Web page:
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    "click on" oder "click onto" ?


    "click on" oder "click onto" ?


    es geht um den Ausdruck "click on a button". Ich hielt das bis jetzt für korrektes Englisch, wurde heute aber eines besseren belehrt. Angeblich müsse "click onto a button" verwendet werden.

    Laut Google liefert "click on a button" 23.900.000 Treffer, während "click onto a button" nur 36.800 Treffer erzielt.

    Der Lektor nannte mir folgendes Beispiel: "sit on a table" -> "auf dem Tisch sitzen", "sit onto a table" -> "am Tisch sitzen". Analog verhielte es sich auch mit "click". Allerdings sei die Verwendung von "on" durchaus in den allgemeinen Sprachgebrauch eingegangen.

    Meinungen, Kommentare ?
    Authortobias1977 (774168) 29 Nov 12, 03:30
    Hi, tobias. I think your editor is wrong. Click on is what one says and sit onto a table sounds suspiciously Denglish. If we English speakers made a distinction routinely between "sit on a table" and "sit onto a table", we would presumably not struggle with the distinction in German. You can climb onto a table, but that "onto" doesn't necessarily work with other verbs. In my opinion click and sit don't work with "onto".
    #1Author Amy-MiMi (236989) 29 Nov 12, 03:49
    Agree with Amy regarding "click on a button".

    I find "sit onto a table" for "am Tisch sitzen" just plain weird, from both English and German perspectives. The phrase yields all of 338 results in a Google search and the sites don't look like anything I'd rely on for proper usage of English.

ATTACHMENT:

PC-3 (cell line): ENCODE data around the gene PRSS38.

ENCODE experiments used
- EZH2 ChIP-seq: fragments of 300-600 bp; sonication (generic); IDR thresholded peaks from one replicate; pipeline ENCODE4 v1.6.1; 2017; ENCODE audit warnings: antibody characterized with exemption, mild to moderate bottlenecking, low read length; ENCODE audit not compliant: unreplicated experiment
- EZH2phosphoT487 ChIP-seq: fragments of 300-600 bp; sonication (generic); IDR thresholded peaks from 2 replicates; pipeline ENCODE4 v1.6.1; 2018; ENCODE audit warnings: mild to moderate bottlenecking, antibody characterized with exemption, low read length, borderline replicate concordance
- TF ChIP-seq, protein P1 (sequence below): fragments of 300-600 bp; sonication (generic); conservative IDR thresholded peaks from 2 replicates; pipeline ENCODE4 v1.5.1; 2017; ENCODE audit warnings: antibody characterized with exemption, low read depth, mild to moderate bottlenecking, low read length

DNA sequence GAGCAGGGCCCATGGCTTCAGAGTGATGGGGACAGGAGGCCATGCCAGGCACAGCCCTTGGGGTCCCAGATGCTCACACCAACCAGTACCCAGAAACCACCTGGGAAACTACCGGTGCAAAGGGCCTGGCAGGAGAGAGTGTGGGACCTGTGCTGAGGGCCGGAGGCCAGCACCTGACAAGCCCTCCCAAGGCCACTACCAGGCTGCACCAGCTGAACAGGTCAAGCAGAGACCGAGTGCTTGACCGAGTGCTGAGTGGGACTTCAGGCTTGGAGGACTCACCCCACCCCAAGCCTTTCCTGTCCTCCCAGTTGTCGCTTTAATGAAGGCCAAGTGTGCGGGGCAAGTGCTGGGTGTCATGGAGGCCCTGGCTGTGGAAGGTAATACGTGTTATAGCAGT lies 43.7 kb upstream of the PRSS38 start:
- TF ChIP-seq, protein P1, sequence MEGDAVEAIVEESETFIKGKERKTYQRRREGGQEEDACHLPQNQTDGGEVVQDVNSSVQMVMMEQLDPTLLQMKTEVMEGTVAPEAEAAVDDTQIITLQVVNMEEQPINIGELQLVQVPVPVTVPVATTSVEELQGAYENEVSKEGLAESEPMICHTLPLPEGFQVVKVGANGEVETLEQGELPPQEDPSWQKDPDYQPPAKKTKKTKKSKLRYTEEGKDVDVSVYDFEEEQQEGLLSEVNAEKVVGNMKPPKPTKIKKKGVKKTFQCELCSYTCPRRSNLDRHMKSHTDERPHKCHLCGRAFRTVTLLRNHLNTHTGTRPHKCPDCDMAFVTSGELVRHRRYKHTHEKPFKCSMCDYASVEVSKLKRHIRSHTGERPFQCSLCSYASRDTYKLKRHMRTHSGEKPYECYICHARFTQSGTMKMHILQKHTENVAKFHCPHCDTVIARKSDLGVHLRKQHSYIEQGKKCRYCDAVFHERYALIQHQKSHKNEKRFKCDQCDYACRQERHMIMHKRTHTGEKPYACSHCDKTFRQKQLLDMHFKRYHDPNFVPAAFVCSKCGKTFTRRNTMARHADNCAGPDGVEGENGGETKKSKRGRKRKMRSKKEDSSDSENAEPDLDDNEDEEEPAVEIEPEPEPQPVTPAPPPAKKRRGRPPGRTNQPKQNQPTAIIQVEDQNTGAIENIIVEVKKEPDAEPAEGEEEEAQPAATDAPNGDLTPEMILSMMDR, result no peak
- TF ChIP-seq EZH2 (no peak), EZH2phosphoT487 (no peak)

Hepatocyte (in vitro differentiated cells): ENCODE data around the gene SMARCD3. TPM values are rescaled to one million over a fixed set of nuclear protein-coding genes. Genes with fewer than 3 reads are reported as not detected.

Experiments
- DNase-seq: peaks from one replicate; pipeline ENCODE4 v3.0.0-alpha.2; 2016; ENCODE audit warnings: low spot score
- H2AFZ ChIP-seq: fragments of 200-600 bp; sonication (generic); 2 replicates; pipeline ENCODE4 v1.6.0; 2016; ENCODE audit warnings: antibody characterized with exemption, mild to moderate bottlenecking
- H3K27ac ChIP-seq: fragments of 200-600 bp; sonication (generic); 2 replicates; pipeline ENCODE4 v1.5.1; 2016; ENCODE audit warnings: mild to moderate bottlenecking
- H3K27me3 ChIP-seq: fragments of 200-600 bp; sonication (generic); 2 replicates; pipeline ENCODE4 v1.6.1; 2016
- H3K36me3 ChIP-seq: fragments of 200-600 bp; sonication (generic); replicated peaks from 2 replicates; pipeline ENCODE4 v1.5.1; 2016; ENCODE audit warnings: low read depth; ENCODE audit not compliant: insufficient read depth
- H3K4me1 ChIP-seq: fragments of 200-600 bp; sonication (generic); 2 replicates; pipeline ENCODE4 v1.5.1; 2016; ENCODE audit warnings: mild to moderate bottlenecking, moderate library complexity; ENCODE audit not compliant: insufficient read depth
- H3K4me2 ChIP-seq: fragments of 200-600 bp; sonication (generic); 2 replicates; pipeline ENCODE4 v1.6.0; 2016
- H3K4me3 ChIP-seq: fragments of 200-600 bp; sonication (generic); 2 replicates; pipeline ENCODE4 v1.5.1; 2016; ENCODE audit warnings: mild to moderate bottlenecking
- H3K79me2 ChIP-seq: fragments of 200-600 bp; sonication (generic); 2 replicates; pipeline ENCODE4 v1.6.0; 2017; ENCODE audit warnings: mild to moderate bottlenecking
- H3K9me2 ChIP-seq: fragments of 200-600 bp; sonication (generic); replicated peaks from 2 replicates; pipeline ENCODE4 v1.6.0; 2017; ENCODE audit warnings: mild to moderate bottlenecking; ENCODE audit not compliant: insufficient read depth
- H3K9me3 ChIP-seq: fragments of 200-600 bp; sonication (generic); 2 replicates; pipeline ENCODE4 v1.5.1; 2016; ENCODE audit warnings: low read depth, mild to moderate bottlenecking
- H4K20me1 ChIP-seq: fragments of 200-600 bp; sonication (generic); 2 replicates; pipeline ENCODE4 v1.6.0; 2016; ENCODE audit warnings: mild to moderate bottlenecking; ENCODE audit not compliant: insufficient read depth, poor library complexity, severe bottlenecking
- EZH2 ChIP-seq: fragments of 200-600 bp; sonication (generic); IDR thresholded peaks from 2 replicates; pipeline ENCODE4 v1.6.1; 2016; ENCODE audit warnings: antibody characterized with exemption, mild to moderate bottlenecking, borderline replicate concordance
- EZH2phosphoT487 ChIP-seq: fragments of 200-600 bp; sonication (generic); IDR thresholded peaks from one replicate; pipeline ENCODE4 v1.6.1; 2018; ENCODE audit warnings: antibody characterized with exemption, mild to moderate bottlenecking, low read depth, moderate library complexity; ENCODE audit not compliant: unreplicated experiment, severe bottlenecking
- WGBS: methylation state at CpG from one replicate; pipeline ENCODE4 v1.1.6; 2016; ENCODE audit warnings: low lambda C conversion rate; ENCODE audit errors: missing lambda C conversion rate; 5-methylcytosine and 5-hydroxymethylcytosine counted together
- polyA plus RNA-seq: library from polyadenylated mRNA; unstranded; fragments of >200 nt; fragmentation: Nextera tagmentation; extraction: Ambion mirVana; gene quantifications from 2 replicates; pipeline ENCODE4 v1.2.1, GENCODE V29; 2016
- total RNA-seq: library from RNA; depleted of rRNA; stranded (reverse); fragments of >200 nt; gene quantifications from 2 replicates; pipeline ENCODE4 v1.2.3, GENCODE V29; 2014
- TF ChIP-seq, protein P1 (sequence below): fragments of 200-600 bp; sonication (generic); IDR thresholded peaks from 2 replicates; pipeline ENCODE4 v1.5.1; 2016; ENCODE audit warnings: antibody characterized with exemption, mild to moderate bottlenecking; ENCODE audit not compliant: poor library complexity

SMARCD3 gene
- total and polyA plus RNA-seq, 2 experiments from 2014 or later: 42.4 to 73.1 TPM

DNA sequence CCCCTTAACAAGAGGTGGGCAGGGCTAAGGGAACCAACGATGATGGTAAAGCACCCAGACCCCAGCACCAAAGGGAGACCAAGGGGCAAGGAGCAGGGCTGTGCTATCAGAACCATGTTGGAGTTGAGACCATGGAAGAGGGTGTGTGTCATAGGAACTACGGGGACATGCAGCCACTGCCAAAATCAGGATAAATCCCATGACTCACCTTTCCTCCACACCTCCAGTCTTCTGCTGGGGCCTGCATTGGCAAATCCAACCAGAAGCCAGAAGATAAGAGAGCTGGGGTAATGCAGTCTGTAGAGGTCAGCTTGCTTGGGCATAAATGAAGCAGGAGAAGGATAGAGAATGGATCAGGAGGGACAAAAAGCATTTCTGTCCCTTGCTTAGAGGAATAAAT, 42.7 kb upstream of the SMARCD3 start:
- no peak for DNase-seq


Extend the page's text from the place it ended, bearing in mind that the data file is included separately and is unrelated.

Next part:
If you search for "sit at the table" (AFAIK the only possible translation for "am Tisch sitzen") with a UK qualifier, you get 9,880,000 hits. If you search for "sit onto the table", you get exactly 0 (!) hits.
    #2Author Pippa G (860829) 29 Nov 12, 05:12
    Agree with what they say. Also, why not simply "click a button"?
    #3Author Carullus (670120) 29 Nov 12, 06:54
    I agree with previous comments. I would actually "press a/the button" / "push a/the button".

    Wo befindet sich dieser "Lektor", tobias?
    #4Author Ffive (876338) 29 Nov 12, 08:01
    I assumed Tobias was clicking with his mouse or touchpad. Not?
    #5Author Pippa G (860829) 29 Nov 12, 08:20
    "sit on a table" = auf einem Tisch sitzen, sich auf einen Tisch hinsetzen
    "sit at a table" = an einem Tisch sitzen, sich an einen Tisch hinsetzen

    "sit onto a table" = not correct. You use 'onto' or 'into' with certain verbs that describe a movement of your entire body from one place to another:

    He climbed on(to) the table.
    She got in(to) the bus.
    The cat jumped onto my lap.

    You don't sit onto or sit into things, as when you sit you are just changing position, not moving your whole body from A to B.

    "I clicked onto the button" = not correct. If anything that would mean "Ich klickte mich auf den Knopf".